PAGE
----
Oh no.. Not Another Blockchain Article!

No doubt about it, blockchain is a powerful, efficiency-enabling technology, but as Markus Bassler candidly explains, for re/insurers it’s also important to be aware of the issues and limitations, and to think carefully about where it could really add value.

A technology that deserves discussion

Yes, there’s a lot of great material out there on this ‘originally-developed-for-Bitcoin’ technology, and it can be a bit confusing at times… And yes, in the name of promoting discussion, and because it very much deserves it, I’m now going to add to it!

To condense the facts:

When multiple, ‘mistrusting’ parties (i.e. there’s a counterparty risk) need to store and share data over the long term, the option is generally to have a centralized database with shared access (controlled by a trusted third-party), or for everyone to have separate databases, to involve various intermediaries for verification, lots of back and forth emails and re-keying of data. Inefficiency can be an issue, there’s potential for error, data corruption and fraud, and enhancement attempts may be hankered by IT legacy issues. On the plus side, processing speed is good, all manner of posthumous corrections can be made, privacy is maintained and access to sensitive data can easily be restricted.

Blockchain (hereafter ‘BC’) is different. BC is a ‘Distributed Ledger Technology’. As the word ‘distributed’ implies, records are stored not in one place, but are synchronized in near real time across many computers/‘nodes’, hence it is inherently robust as many nodes would need to fail for the BC to fail. A BC securely and immutably records1 transactions/digital assets, establishing a ‘single source of truth’ that creates a high level of trust between (non-trusting) parties and improves auditing capabilities (a major plus for auditors and regulators). A BC avoids the headaches of checking and reconciling everyone’s individual records and the need for (mutually agreed upon and fully accessible) trusted third-party entities or a central authority to validate records, plus all those back and forth emails and re-keying of data. Compared to traditional solutions, a BC can therefore reduce the potential for error, data corruption and fraud, and can save considerable time and money. ‘Smart contracts’ can be incorporated to add agreed rules/ set the parameters that are then automatically carried out.

There are certainly best-fit characteristics and also issues to be aware of. Given the advantages, however, it’s likely that many of these will be resolved over time.”

Several re/insurance industry consortia initiatives, e.g. B3i2 and the Institutes RiskBlock Alliance3, are well underway developing BC proofs-of-concept.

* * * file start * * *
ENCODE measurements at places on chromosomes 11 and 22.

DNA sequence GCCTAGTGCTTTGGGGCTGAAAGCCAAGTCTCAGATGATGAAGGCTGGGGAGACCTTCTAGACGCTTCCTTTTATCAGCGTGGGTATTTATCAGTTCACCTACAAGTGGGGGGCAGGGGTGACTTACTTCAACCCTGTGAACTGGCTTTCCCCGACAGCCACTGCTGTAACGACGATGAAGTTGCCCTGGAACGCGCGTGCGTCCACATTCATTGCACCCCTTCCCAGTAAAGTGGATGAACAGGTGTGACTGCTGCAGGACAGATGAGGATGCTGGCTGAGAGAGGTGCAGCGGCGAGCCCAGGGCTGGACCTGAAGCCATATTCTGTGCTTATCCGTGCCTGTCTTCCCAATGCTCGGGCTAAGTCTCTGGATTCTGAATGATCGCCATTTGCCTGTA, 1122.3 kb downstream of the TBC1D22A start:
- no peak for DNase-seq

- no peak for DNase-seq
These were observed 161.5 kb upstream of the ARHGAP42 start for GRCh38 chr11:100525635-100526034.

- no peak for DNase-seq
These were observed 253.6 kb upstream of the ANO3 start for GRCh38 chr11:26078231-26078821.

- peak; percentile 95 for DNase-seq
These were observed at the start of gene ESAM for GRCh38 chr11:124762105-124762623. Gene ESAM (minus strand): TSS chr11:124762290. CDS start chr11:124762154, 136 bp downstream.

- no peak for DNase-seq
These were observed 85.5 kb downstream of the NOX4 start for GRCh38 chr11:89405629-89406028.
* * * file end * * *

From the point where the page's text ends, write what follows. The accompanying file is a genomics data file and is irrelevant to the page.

For the re/insurance sector, BC offers a plethora of potential efficiency-enhancing applications that could reduce operational costs and increase customer satisfaction – good news for an industry faced with record losses, ongoing low interest rates, low barriers to entry and the age of instant-gratification-expectation.

BC offers efficiencies. We need efficiencies. So should we now move all our processes onto a BC?

Well ‘yes’ in some cases, and ‘not necessarily’ in others. There are issues and limitations to be aware of.

So what are the issues and limitations? Where is BC being used already with encouraging results? Where is it in fact not necessarily the best solution?

Hopefully the content I’ve pulled together below gives you some food for thought. It would be great to hear your views, ideas and experiences – which is indeed the purpose of this article – so please contact me to discuss.

BC types and challenges

Permissionless (public) BC: Any individual can join or leave the party at any time, e.g. as used by cryptocurrencies including Bitcoin. Lots of BC ‘writers4’ and ‘readers’. Validation is done by computers on the public internet5.

Issues/limitations:

  • lack of control and liability
  • often have high computer power and energy consumption (principally Bitcoin and some other cryptocurrencies due to the ‘mining’ process6)
  • low performance speed
  • limited scalability

Permissioned (private) BC: Only authorized (requires a central entity to manage/give authorization) individuals can participate in the BC. Bank Crédit Mutuel Arkéa, for example, uses private BCs to share customer data across its different group entities.

An extension of this BC type is the ‘Consortium BC’, where a select group of companies cooperate to find solutions to their shared transactional inefficiencies (e.g. using BC platforms Quorom and Corda). Different user rights and blocks are validated via predefined rules. Blocks are usually processed by a trusted, centralized entity. Consortium BCs are the main focus for business.

Compared to a public BC, permissioned BCs have:

  • better control
  • much lower computer power and energy consumption
  • higher performance speed

Permissioned BCs also have issues/limitations

According to Gartner7, BC is still in the phase of ‘inflated expectations’, and yes, there are certainly best-fit characteristics and also issues to be aware of. Given the advantages, however, it’s likely that many of these will be resolved over time.

Deciding whether investment in a BC will deliver more value than other tech solutions depends on weighing up the benefits against the relevancy (see, ‘General characteristics for a good BC fit’), investment and potential impact of the following:

  • Standardization and cooperation: Consortium solutions necessitate cooperation and a standardized process. Standardization may be problematical, and it’s often competitors that need to cooperate8. If cooperation extends to parties that don’t benefit from the BC in line with their respective workloads/level of investment, then the BC may be less likely to succeed.